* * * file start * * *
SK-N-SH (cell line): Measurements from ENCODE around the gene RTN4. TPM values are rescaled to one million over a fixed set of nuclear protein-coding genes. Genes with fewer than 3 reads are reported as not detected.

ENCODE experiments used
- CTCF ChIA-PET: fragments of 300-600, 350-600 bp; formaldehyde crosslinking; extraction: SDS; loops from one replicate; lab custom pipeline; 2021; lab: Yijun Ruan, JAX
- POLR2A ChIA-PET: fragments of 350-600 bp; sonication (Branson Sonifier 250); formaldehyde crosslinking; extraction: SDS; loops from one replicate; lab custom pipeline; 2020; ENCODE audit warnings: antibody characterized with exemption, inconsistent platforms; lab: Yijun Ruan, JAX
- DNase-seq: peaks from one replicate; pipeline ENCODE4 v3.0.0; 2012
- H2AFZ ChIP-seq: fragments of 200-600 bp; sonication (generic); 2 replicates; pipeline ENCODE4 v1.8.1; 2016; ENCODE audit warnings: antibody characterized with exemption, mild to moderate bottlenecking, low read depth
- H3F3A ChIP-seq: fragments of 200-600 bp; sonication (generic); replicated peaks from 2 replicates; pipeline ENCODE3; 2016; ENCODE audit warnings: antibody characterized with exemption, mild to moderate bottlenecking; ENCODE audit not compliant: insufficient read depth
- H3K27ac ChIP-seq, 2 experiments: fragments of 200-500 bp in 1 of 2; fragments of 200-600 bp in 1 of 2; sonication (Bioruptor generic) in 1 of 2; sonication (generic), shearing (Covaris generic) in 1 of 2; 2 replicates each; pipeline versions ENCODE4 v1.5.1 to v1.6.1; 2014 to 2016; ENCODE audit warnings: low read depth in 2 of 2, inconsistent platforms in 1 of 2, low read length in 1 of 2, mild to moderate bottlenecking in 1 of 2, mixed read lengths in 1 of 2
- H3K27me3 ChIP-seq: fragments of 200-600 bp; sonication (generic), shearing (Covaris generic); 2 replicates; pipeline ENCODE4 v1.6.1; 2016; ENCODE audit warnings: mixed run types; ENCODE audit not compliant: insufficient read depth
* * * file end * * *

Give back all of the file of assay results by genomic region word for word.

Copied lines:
SK-N-SH (cell line): Measurements from ENCODE around the gene RTN4. TPM values are rescaled to one million over a fixed set of nuclear protein-coding genes. Genes with fewer than 3 reads are reported as not detected.

ENCODE experiments used
- CTCF ChIA-PET: fragments of 300-600, 350-600 bp; formaldehyde crosslinking; extraction: SDS; loops from one replicate; lab custom pipeline; 2021; lab: Yijun Ruan, JAX
- POLR2A ChIA-PET: fragments of 350-600 bp; sonication (Branson Sonifier 250); formaldehyde crosslinking; extraction: SDS; loops from one replicate; lab custom pipeline; 2020; ENCODE audit warnings: antibody characterized with exemption, inconsistent platforms; lab: Yijun Ruan, JAX
- DNase-seq: peaks from one replicate; pipeline ENCODE4 v3.0.0; 2012
- H2AFZ ChIP-seq: fragments of 200-600 bp; sonication (generic); 2 replicates; pipeline ENCODE4 v1.8.1; 2016; ENCODE audit warnings: antibody characterized with exemption, mild to moderate bottlenecking, low read depth
- H3F3A ChIP-seq: fragments of 200-600 bp; sonication (generic); replicated peaks from 2 replicates; pipeline ENCODE3; 2016; ENCODE audit warnings: antibody characterized with exemption, mild to moderate bottlenecking; ENCODE audit not compliant: insufficient read depth
- H3K27ac ChIP-seq, 2 experiments: fragments of 200-500 bp in 1 of 2; fragments of 200-600 bp in 1 of 2; sonication (Bioruptor generic) in 1 of 2; sonication (generic), shearing (Covaris generic) in 1 of 2; 2 replicates each; pipeline versions ENCODE4 v1.5.1 to v1.6.1; 2014 to 2016; ENCODE audit warnings: low read depth in 2 of 2, inconsistent platforms in 1 of 2, low read length in 1 of 2, mild to moderate bottlenecking in 1 of 2, mixed read lengths in 1 of 2
- H3K27me3 ChIP-seq: fragments of 200-600 bp; sonication (generic), shearing (Covaris generic); 2 replicates; pipeline ENCODE4 v1.6.1; 2016; ENCODE audit warnings: mixed run types; ENCODE audit not compliant: insufficient read depth